Reviewed: Diana Vreeland by Amanda Mackenzie Stuart

Strike a pose.

Diana Vreeland: Empress of Fashion
Amanda Mackenzie Stuart
Thames & Hudson, 448pp, £19.95

A life that burns short and bright is one thing but in the case of Diana Vreeland, who was fashion editor of Harper’s Bazaar and editor in- chief of American Vogue, life was not only bright but long. Amanda Mackenzie Stuart’s well-paced biography is an account of impressive self-invention by a woman from whom gravelly aperçus coiled like the endless smoke from her cigarette holder (she died from emphysema in 1989).

Through the pages of Vogue, Vreeland introduced America to Lauren Bacall, celebrated the Beatles, championed modernity and started or boosted many careers. She didn’t need to work and always gave the (false) impression that she fell into Bazaar in 1936 by accident after meeting the then editor, Carmel Snow, at a party. In reality, Snow had written about her in the society pages a decade earlier. Despite Vreeland’s stance of inadvertent amateurism, Richard Avedon called her the “most hard-working person he had ever known”.

Diana Dalziel was born rich in 1903 in Paris. The money came from her mother, Emily Hoffman, a Wharton-esque American heiress, who went to Paris at 25. Stuart shows how the young Diana’s Parisian origins permeated the rest of her life, both in a keen appreciation of European glamour and in her habit of making up whatever suited her story. She maintained that she had come to America at the age of 11, speaking only French; the truth is that she arrived in New York as a one-year-old baby.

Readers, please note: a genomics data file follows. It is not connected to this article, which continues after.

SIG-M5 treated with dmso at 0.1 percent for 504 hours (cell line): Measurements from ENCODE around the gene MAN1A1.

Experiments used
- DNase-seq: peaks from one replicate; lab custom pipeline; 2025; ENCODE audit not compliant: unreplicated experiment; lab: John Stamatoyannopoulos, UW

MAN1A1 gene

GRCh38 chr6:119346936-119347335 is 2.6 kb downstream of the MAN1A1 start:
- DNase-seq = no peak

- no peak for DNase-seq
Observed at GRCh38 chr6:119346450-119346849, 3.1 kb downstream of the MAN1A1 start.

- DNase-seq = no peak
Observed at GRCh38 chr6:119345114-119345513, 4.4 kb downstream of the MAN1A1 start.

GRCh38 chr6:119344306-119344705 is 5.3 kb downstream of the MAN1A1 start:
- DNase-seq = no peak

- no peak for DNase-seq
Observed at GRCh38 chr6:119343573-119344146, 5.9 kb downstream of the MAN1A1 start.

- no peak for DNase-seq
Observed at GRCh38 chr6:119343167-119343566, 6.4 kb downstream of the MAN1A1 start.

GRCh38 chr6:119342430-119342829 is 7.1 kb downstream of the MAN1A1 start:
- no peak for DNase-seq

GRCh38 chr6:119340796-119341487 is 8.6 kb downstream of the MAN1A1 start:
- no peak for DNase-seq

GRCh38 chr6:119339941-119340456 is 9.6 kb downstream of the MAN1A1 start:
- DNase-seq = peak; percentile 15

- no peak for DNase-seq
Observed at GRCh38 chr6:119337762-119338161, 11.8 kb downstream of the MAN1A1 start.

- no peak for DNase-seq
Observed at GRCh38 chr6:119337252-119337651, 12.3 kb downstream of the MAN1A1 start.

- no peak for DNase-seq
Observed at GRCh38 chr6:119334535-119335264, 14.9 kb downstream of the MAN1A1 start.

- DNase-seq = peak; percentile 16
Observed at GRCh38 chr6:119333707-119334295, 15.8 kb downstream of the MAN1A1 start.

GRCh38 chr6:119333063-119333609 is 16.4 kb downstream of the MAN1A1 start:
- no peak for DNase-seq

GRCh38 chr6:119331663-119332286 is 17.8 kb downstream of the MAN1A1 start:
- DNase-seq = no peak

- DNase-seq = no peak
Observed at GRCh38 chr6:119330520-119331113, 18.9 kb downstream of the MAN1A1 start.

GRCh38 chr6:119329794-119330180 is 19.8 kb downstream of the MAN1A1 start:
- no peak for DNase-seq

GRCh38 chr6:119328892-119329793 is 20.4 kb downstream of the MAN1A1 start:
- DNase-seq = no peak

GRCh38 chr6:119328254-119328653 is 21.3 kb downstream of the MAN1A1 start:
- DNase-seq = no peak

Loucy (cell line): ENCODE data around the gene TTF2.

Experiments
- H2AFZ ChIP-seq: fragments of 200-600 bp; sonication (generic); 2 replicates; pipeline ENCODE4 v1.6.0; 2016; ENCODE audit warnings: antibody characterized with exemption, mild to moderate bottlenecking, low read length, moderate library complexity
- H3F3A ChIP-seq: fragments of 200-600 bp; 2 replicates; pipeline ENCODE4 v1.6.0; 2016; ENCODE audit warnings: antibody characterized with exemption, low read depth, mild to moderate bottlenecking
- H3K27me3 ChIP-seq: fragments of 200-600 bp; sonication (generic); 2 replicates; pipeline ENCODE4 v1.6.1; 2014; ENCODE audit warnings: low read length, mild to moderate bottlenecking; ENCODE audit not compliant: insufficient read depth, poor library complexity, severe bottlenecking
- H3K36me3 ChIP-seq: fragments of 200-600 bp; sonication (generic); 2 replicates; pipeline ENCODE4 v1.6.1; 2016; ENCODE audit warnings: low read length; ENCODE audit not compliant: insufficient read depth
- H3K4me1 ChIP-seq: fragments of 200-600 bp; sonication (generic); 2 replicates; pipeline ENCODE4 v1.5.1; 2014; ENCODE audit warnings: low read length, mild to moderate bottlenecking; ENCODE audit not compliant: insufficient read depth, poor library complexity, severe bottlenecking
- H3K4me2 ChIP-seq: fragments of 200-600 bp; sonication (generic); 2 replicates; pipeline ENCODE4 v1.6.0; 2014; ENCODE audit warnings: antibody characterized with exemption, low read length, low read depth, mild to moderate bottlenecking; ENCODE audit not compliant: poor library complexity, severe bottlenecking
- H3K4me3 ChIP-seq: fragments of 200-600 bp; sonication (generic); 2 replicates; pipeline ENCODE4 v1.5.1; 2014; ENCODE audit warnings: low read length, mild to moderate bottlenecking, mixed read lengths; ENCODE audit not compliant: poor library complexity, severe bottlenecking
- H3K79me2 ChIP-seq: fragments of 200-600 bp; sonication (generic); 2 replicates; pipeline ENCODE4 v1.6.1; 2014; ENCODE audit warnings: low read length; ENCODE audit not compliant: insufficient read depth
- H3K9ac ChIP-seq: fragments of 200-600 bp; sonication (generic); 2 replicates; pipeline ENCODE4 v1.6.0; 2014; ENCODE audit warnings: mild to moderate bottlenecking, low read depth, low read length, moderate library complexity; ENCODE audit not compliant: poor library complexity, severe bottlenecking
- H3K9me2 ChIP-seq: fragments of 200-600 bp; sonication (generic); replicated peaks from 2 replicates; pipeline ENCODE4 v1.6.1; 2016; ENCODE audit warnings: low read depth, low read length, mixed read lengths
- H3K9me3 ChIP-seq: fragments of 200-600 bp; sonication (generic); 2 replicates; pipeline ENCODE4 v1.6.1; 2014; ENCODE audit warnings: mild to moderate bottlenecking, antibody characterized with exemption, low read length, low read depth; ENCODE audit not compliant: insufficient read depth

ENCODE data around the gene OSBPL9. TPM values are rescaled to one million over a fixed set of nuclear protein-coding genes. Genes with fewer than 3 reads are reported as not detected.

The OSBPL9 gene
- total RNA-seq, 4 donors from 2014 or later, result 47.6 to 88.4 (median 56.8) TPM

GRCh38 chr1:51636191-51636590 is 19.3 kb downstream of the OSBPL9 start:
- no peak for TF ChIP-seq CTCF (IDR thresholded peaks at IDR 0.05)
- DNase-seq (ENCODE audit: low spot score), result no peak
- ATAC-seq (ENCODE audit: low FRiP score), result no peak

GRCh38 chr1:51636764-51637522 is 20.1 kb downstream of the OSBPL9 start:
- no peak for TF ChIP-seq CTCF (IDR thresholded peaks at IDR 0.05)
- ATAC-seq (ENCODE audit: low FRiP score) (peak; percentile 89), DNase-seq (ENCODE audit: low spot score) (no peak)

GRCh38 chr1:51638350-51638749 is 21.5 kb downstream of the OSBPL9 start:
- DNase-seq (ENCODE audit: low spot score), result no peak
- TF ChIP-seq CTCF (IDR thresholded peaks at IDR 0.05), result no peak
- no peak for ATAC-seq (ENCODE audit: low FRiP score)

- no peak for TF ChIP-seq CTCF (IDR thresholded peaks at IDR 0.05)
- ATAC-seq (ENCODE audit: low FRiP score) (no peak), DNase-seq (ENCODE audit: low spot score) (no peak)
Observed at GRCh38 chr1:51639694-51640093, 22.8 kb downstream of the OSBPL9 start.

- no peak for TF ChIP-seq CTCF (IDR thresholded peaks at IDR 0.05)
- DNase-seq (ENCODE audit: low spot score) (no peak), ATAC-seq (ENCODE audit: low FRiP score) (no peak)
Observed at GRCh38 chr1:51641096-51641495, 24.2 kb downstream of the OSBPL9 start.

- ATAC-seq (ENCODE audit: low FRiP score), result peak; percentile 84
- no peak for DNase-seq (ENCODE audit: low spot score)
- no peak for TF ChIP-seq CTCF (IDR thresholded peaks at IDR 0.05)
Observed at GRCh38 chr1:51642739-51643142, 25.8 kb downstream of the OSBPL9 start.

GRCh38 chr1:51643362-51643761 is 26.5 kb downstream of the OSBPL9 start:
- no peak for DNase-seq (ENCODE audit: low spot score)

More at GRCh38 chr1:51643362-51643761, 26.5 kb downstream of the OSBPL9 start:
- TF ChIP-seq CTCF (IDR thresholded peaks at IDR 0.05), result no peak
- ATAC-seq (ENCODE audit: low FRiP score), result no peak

At school, Diana was bright, imaginative and cut counter to convention: tall, skinny, beaky and squinty. Thought ugly by some, she retired to her adolescent diary to create the perfect “girl”, excitingly dressed and fascinating, who enslaves all around her. At 20, she married the handsome Reed Vreeland and they set off to Paris, then London.

When Vreeland was asked to work at Harper’s Bazaar, she leapt. She began a series of columns called “Why Don’t You?” that encouraged readers to enter a fantastic, upper-crust world: “Why don’t you rinse your blond child’s head in dead champagne to keep its gold, as they do in France?” She also cultivated the appearance that would last a lifetime: thinness, black hair, red lips and often black clothes, plus a “loping camel’s gait, with her long neck thrust forwards like an inquisitive tortoise”.

Promoted to American-fashion editor, Vreeland set about coercing Seventh Avenue manufacturers to compete with Paris and promoted American clothes alongside the reigning Parisian ones. War, which blockaded French imports, helped this.

As years passed and Vreeland became a powerful grande dame, her imperial foibles, satirised in films such as Funny Face (1957) and, much later, Factory Girl (2006), developed. She called all her assistants “Girl” and threw her coat at one of them. Yet, in 1957, when Carmel Snow was fired, the obvious successor was passed over. Later approached by Vogue, Vreeland quit Bazaar to start the most influential period of her life.